I love David Macaulay’s book about how the pyramids were built. The illustrations are wonderful, and it makes plain what a massive (and massively useless) undertaking it was to build the damn things. However, I should mention that it has not sustained my (six-year-old) daughter’s interest long enough for me to read the whole thing to her.
Similarly, I love David Weitzman’s The Pharaoh’s Boat which, like Macaulay’s book, has beautiful illustrations and shows how clever the ancient Egyptians were. And, like Macaulay’s book, I like it much more than my daughter does.
We both like The Star-Bearer, which is a picture book (with very pretty pictures) retelling an ancient Egyptian creation myth. We also like Gerald McDermott’s Voyage of Osiris, which retells a myth of Osiris: how he was imprisoned and then murdered by Set, how he was reassembled, and how he became the ruler of the Underworld. I’ve left out a link because it appears to be out of print, and there’s not much on it online.
My daughter loves You Wouldn’t Want to Be Cleopatra! much more than I do–she asked me to read it to her five days in a row, to my sorrow. It certainly holds a child’s attention: there’s strangling, seasickness, beheading, poisoning, stabbing, and sibling rivalry (including an illustration showing Cleopatra’s brother taunting her with, “Nyah nyah nyah nyah nyah nyah, I’m Pharaoh”). If you’ve ever been to one of the Grossology exhibits at your local science center, you’ve got an idea of the kind of book this is.
I can tell you which books my daughter enjoyed, but someone else will have to tell you how true to the facts or the source material they are, because I have no idea.
Update: I completely forgot The Usborne Encyclopedia of the Ancient World, which has a long section on ancient Egypt, and which both my daughter and I love.
It makes me so happy I could cry. While my six-year-old daughter was watching the video embedded below over and over again the other day, I actually did get a little something-in-my-eyes about it: the music is wonderful, the message is wonderful, and my daughter loves it. There are many more; follow the trail of related videos on YouTube.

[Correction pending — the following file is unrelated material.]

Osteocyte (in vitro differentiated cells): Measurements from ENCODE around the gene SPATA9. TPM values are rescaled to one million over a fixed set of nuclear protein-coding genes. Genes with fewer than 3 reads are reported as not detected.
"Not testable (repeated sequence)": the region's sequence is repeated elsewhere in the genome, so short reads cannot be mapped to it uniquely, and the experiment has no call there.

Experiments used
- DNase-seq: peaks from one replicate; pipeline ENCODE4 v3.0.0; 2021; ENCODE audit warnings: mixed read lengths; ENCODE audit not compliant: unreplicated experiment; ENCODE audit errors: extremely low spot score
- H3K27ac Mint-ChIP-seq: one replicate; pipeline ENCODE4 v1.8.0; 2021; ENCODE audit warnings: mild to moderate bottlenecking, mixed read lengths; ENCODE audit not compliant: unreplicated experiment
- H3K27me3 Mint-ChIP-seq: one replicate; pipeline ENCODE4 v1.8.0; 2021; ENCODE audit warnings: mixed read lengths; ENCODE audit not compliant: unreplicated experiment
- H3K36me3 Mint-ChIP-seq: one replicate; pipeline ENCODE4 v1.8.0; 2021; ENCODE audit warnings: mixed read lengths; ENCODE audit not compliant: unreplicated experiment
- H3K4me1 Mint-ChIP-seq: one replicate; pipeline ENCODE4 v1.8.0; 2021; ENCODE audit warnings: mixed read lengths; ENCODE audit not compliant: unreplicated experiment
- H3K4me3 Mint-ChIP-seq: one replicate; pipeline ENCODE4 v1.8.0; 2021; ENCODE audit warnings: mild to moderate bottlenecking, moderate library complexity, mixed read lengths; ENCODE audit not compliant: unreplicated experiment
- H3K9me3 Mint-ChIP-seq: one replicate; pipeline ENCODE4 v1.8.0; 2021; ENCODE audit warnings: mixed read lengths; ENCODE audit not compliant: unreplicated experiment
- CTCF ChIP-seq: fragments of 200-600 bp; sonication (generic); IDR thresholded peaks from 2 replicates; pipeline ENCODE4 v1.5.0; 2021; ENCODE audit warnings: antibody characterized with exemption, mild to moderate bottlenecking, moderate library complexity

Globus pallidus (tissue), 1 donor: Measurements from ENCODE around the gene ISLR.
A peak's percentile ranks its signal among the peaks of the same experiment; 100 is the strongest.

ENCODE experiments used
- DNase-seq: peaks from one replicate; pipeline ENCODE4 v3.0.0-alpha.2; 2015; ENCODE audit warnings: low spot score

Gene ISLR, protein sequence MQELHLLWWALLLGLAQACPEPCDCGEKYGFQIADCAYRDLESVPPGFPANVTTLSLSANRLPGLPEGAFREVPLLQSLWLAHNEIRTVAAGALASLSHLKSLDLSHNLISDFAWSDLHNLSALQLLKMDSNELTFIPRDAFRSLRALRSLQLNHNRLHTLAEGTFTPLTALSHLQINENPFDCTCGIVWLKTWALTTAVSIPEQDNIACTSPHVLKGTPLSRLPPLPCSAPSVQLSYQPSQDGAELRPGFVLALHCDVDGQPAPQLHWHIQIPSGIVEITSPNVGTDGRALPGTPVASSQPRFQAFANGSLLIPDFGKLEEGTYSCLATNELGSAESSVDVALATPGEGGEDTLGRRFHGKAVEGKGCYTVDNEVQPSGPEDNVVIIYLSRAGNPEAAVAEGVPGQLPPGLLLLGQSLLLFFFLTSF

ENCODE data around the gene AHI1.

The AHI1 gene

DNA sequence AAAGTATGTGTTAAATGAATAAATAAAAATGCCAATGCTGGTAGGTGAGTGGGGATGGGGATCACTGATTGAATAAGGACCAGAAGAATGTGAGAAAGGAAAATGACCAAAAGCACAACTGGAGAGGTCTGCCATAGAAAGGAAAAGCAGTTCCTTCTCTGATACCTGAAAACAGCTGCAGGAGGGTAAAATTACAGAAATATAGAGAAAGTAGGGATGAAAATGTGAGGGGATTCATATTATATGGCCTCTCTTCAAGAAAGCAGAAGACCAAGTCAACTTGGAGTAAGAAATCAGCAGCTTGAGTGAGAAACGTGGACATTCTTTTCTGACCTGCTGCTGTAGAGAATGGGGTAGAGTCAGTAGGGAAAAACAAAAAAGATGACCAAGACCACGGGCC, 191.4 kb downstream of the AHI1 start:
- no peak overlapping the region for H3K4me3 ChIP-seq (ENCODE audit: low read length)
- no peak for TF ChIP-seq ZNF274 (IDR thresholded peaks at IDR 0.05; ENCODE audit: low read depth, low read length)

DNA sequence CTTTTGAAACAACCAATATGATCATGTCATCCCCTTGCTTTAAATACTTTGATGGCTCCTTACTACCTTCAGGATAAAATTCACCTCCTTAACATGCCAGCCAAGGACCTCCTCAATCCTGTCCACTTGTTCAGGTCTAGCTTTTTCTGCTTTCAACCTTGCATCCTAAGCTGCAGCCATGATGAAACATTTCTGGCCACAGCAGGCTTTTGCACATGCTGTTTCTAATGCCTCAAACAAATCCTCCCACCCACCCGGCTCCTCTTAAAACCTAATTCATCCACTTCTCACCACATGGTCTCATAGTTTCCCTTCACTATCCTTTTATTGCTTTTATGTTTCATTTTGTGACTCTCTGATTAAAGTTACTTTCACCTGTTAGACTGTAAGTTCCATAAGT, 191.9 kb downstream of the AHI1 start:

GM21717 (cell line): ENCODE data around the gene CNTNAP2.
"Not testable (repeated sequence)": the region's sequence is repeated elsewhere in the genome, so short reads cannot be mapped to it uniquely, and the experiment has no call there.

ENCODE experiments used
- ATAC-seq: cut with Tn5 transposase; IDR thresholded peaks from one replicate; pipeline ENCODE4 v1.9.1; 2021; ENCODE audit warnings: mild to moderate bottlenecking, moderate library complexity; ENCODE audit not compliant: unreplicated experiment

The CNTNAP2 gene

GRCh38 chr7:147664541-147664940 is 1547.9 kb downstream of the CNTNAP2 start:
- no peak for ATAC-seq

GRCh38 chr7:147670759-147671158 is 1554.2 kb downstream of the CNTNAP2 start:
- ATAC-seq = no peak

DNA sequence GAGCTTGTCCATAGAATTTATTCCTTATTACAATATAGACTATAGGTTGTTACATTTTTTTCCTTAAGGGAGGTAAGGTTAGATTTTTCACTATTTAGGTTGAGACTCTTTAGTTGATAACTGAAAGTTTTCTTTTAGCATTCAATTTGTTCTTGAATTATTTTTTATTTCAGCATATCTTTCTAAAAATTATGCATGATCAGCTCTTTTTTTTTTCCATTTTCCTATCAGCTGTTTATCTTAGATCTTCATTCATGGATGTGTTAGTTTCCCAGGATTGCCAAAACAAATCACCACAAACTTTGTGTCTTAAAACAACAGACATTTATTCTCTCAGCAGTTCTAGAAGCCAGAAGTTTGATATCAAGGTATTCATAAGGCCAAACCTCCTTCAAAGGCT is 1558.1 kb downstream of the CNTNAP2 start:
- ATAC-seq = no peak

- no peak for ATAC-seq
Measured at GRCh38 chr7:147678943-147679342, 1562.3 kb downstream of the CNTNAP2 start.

Because mine grows, grows, and grows.
As it turns out, it’s less unpleasant than you might think. The application I’m using to read it, Eucalyptus, has reasonably good typography, and does a number of things to fake reading an actual book–including a mesmerizing page-turning animation which, after using it for months, I can’t stop playing with. It doesn’t do a number of things it should do, like providing a mechanism for searching in the book you’re reading, or allowing you to add your own bookmarks. It costs about ten dollars, which seems like a lot until you use Stanza or the iPhone Kindle reader.
The typography isn’t perfect, but it’s miles ahead of what you get with the other readers. Unlike the other readers I mentioned (and unlike the web browser you’re using to read this with), Eucalyptus hyphenates, which, sadly, is something of a rarity with digital text. Any typesetting system for print which did not hyphenate would be considered a toy, but, for some reason, if the text is displayed onscreen it’s considered perfectly excusable to leave that out. Even twenty years later.
The iPod Touch has a reasonably high-resolution screen, it fits in my pocket, and, because I already owned it, the only cost was the ten dollars for the reader software–which, as it turns out, is cheaper than buying Gibbon in hardcover.
Starts off with a bang:
Achilles’ banefull wrath resound, O Goddesse, that imposed
Infinite sorrowes on the Greekes, and many brave soules losd
From breasts Heroique–sent them farre, to that invisible cave
That no light comforts; and their lims to dogs and vultures gave.
To all which Jove’s will gave effect; from whom first strife begunne
Betwixt Atrides, king of men, and Thetis’ godlike Sonne.
I found a used copy for four dollars. I guess I can thank most of you for not reading poetry: if you did, it probably would have cost me more.
Update Jan. 4th, 2010: It is not available on Gutenberg, but there is a somewhat lame Google Books version online.